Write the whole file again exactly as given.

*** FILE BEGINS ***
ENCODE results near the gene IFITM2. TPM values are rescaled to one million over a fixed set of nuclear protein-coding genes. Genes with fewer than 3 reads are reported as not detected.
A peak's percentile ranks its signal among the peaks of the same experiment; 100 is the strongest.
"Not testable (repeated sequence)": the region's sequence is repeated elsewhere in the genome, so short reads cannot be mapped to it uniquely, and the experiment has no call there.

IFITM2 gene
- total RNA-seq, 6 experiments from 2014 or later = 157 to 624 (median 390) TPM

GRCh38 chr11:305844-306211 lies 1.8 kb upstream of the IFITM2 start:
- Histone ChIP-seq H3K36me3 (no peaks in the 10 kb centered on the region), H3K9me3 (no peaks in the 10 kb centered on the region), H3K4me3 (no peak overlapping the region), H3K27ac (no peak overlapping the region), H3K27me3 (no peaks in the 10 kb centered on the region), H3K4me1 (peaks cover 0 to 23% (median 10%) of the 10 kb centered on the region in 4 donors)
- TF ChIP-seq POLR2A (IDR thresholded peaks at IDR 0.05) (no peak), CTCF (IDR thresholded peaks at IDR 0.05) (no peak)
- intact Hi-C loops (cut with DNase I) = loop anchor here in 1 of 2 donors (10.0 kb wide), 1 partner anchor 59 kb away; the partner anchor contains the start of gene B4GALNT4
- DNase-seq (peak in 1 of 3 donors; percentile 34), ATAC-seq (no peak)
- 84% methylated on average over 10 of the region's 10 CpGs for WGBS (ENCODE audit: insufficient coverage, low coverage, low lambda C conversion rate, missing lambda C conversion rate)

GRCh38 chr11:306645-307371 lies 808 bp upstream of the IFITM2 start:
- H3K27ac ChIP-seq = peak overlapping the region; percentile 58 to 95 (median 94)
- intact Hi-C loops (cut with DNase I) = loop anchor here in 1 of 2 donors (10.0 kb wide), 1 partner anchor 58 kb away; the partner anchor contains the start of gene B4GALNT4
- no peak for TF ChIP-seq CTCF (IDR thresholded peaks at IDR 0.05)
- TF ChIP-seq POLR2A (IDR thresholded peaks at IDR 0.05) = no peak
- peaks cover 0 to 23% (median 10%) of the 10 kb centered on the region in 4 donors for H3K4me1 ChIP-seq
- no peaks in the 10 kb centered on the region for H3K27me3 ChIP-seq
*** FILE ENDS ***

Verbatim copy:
ENCODE results near the gene IFITM2. TPM values are rescaled to one million over a fixed set of nuclear protein-coding genes. Genes with fewer than 3 reads are reported as not detected.
A peak's percentile ranks its signal among the peaks of the same experiment; 100 is the strongest.
"Not testable (repeated sequence)": the region's sequence is repeated elsewhere in the genome, so short reads cannot be mapped to it uniquely, and the experiment has no call there.

IFITM2 gene
- total RNA-seq, 6 experiments from 2014 or later = 157 to 624 (median 390) TPM

GRCh38 chr11:305844-306211 lies 1.8 kb upstream of the IFITM2 start:
- Histone ChIP-seq H3K36me3 (no peaks in the 10 kb centered on the region), H3K9me3 (no peaks in the 10 kb centered on the region), H3K4me3 (no peak overlapping the region), H3K27ac (no peak overlapping the region), H3K27me3 (no peaks in the 10 kb centered on the region), H3K4me1 (peaks cover 0 to 23% (median 10%) of the 10 kb centered on the region in 4 donors)
- TF ChIP-seq POLR2A (IDR thresholded peaks at IDR 0.05) (no peak), CTCF (IDR thresholded peaks at IDR 0.05) (no peak)
- intact Hi-C loops (cut with DNase I) = loop anchor here in 1 of 2 donors (10.0 kb wide), 1 partner anchor 59 kb away; the partner anchor contains the start of gene B4GALNT4
- DNase-seq (peak in 1 of 3 donors; percentile 34), ATAC-seq (no peak)
- 84% methylated on average over 10 of the region's 10 CpGs for WGBS (ENCODE audit: insufficient coverage, low coverage, low lambda C conversion rate, missing lambda C conversion rate)

GRCh38 chr11:306645-307371 lies 808 bp upstream of the IFITM2 start:
- H3K27ac ChIP-seq = peak overlapping the region; percentile 58 to 95 (median 94)
- intact Hi-C loops (cut with DNase I) = loop anchor here in 1 of 2 donors (10.0 kb wide), 1 partner anchor 58 kb away; the partner anchor contains the start of gene B4GALNT4
- no peak for TF ChIP-seq CTCF (IDR thresholded peaks at IDR 0.05)
- TF ChIP-seq POLR2A (IDR thresholded peaks at IDR 0.05) = no peak
- peaks cover 0 to 23% (median 10%) of the 10 kb centered on the region in 4 donors for H3K4me1 ChIP-seq
- no peaks in the 10 kb centered on the region for H3K27me3 ChIP-seq